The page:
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Thursday, July 17, 2014

A Farewell to Broadway Legend Elaine Stritch

There will never be another like her. Today's New York Times obit described 89-year-old Elaine Stritch as a "Tart-Tongued Broadway Actress and Singer" in its headline.

Younger audiences may know Stritch from her tv appearances on tv's 30 Rock and Law & Order. Or as Jane Fonda's mother-in-law in the film Monster in Law. But her first love, and the medium in which she perhaps did her best work, was the stage.

I was fortunate to have seen her on Broadway in her one-woman show, At Liberty, and she was truly a phenomenon; a force of nature. She talked frankly about her alcoholism, including the anecdote about how she "blew the audition" for the role of Dorothy Zbornack on tv's The Golden Girls when she got juiced before audition and, when asked to read, threw a few choice obscenities into her delivery. The role, of course, went to Bea Arthur.

I recall, also, some good gossip about Ms Stritch when she was to be honored at a cabaret awards ceremony in New York City. One of her demands was having her hair coiffed for the occasion. She submitted an astronomical bill. The awards ceremony's organizer (who told me this story) had a Carol Channing impersonator call Elaine and say (as Channing) he'd heard about the salon through the grapevine and enquired as to cost. He was given a significantly lower price tag. When Elaine Stritch showed up for her award, she was wearing a hat. Now that was a diva!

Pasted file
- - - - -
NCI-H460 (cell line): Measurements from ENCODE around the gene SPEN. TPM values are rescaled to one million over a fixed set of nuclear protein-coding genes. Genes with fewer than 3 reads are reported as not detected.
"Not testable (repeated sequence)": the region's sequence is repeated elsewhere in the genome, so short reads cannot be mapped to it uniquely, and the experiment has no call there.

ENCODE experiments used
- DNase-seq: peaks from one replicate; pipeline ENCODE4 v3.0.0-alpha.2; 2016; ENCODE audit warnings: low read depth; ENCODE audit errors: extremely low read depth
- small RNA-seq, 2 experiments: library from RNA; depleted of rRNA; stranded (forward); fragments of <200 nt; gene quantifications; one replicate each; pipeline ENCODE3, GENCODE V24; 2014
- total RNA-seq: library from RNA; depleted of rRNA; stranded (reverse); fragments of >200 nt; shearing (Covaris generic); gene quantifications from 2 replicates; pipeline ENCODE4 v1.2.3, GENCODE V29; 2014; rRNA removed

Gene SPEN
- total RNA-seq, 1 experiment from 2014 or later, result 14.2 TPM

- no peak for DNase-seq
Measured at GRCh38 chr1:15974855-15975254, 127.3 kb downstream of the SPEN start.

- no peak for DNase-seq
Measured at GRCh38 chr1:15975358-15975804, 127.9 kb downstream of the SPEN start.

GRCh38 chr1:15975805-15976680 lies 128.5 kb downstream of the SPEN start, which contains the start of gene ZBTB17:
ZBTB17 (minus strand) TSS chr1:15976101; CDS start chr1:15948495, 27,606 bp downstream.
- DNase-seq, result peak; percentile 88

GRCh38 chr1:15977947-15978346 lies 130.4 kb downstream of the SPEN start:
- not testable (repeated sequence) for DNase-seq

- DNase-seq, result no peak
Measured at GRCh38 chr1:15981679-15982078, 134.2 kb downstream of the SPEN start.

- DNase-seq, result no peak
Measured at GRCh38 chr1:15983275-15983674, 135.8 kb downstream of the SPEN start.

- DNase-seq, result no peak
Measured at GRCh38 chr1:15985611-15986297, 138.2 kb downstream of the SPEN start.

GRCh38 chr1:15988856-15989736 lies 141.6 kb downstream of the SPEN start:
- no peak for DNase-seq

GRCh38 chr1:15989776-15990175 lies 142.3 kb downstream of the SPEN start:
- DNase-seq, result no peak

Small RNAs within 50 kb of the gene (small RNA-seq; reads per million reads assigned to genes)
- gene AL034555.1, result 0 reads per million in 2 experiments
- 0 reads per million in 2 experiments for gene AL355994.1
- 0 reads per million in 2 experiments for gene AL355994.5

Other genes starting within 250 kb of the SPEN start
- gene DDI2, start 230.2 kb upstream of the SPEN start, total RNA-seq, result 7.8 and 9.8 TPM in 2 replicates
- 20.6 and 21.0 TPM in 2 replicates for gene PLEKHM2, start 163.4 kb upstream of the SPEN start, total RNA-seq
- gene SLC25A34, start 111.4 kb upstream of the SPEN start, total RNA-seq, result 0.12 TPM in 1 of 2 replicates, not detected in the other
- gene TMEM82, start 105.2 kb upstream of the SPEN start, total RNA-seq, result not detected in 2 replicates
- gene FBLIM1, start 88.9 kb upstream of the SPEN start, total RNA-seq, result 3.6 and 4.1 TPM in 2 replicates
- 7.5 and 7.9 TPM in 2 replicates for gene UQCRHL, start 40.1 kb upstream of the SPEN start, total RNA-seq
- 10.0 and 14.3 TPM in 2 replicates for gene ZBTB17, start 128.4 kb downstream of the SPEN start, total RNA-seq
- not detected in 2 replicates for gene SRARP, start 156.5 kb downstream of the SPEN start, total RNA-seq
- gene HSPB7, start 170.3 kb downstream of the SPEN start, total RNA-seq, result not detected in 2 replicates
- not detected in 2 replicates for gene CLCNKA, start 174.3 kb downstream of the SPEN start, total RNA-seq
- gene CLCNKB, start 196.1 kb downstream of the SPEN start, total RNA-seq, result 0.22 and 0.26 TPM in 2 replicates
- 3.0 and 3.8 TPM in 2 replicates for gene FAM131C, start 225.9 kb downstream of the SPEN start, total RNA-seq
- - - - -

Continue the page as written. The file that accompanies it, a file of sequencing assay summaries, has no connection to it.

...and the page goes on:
In musical theater, Elaine worked with the legendary Noel Coward and Stephen Sondheim, famously singing "Ladies Who Lunch" in Company.

She co-starred in a few films, including A Farewell to Arms opposite Rock Hudson, and Who Killed Teddy Bear with Sal Mineo.

Although Stritch claimed to have overcome her alcoholism in At Liberty, on a recent Today Show appearance (February 2014), she freely dropped the F word with Kathy Lee and Hoda when she was promoting her documentary, Shoot Me. Then, she barked out that she, not her hosts, would have the last word on her segment.

And so another great icon departs. Buddy Beaverhausen pays her this tribute. Elaine Stritch was a unique talent, absolutely one-of-a-kind, and she is missed. Tonight, I expect, the lights on Broadway will be dimmed in her honor. Elaine Stritch will always be a star wherever she shines. I imagine, right now, she's doing cocktails in heaven with the winged ladies who lunch.

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